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Saturday, July 18, 2009

Personal, business, or both

This image of a construction worker at Providenciales, Turks and Caicos, is relevant to the business, but does the viewing of some construction sites make the family vacation over the Christmas holidays a business trip? Not in this case: We kept our costs rock-bottom low, but used personal not business funds to pay for the vacation.

Successful entrepreneurs rarely truly separate their personal and business lives. If you start your business because of your passion, skills, and drive for the business, you can't just "leave it at the office" when your work day ends. This isn't that bad, of course, if you are married to someone who shares your entrepreneurial values (my wife, thankfully does), and you don't allow your business time to take away so much from your family that you cannot be with the key people in your personal life.

A more complex and challenging situation occurs when you merge your personal and business interests to improve your life. At least one major Canadian construction association, for example, structures its conferences so that every second year they are in warm and sunny places, and all conference business sessions are conducted in the morning, leaving the afternoons (and most evenings) free. The conference brochure also outlines the resort's "Children's program".

Lets call this what it really is, a free ride, vacation junket (paid for by the company, regional construction association, or your business, which then claims the business expense deductions for the conference.)

Other examples of merged business and personal activities include season's tickets for major league sports teams, cultural events "sponsorships" and the like. If you can bring your family along, all the better.

Is this bad marketing or business? Here, things get a little complicated -- and potentially lucratively interesting. Clearly, if you enjoy these free activities, and you are associating with current and potential clients, the time is well spent. We melded for example last summer a visit to the Society for Marketing Professional Services (SMPS) national conference in Denver with a family vacation. (I claimed my air fare, and the hotel accommodations for the actual conference days as business expenses, obviously reducing costs for our family overall.)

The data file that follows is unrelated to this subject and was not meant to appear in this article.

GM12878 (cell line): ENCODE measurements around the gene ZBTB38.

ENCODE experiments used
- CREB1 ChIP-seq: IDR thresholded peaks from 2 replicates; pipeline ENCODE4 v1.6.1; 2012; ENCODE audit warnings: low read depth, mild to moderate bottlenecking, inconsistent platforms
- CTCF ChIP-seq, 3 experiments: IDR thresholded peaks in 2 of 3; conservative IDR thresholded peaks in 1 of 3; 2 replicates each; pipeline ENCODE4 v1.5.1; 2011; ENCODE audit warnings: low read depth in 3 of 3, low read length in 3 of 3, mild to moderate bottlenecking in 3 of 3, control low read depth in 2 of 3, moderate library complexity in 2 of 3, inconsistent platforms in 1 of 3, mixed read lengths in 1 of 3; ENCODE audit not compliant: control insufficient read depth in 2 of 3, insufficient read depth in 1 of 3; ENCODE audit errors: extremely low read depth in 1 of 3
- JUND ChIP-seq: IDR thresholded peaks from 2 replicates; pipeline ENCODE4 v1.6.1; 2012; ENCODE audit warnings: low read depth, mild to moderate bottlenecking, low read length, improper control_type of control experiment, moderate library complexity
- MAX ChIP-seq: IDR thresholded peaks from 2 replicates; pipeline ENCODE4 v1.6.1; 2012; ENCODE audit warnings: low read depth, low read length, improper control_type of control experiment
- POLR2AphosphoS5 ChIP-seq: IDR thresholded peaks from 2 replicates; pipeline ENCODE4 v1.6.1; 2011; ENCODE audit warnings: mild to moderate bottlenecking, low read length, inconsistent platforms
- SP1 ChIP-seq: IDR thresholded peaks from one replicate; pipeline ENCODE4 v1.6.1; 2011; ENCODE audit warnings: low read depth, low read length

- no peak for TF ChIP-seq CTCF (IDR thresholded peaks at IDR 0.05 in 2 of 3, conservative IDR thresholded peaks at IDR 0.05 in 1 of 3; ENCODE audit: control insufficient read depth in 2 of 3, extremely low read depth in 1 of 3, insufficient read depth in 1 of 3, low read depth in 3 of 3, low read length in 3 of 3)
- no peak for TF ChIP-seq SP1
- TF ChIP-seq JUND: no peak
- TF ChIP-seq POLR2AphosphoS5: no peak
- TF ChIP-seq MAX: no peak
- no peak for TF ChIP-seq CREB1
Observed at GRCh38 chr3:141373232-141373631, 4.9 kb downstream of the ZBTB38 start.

But there is an argument against this sort of mixing of business and pleasure; and it occurs when the pleasure overrides your business judgment and common sense, or causes you to fail to appreciate the true cost of your enjoyment. For example, if your company is struggling, how would your employees feel if you enjoy your annual junket?

Think carefully when you "ask" your company to pay for something that benefits you personally. But when it makes sense, go for it -- nothing says you can't enjoy your life when you are running a business.

3 comments:

Mark Buckshon said...

Received this comment, but with a hidden link to another site under the word 'construction'. Nice try, but you aren't going to sneak that sort of thing by me!

"The image of this construction worker was a nice caption. The question attached by this image is relevant to the business but maybe it is possible that the viewing of some construction sites make the family vacation over the Christmas holidays a business trip and the payment for all of those vacation is can be got from their own wallet."

Dennis Scheer said...

What do you mean by a hidden link with the word 'construction'?

Isn't this a marketing construction blog?

But, I know that comments are basically crap now days for marketing, but directories are pretty bad too right?

I can't keep up with it.

Mark Buckshon said...

Dennis, the old comment you found included a hyperlink to a business; it was effectively a "spam comment" which I elected to publish after stripping out the linkages within the comment.

Most of the 'gimmick' or manipulation SEO techniques don't work well these days. The general trend is to see if publishers will post "guest posts" or even sell these posts, with the embedded links. I of course decline these on my active blog at www.constructionmarketingideas.com.

(This blog is maintained for archival purposes but not actively managed these days.)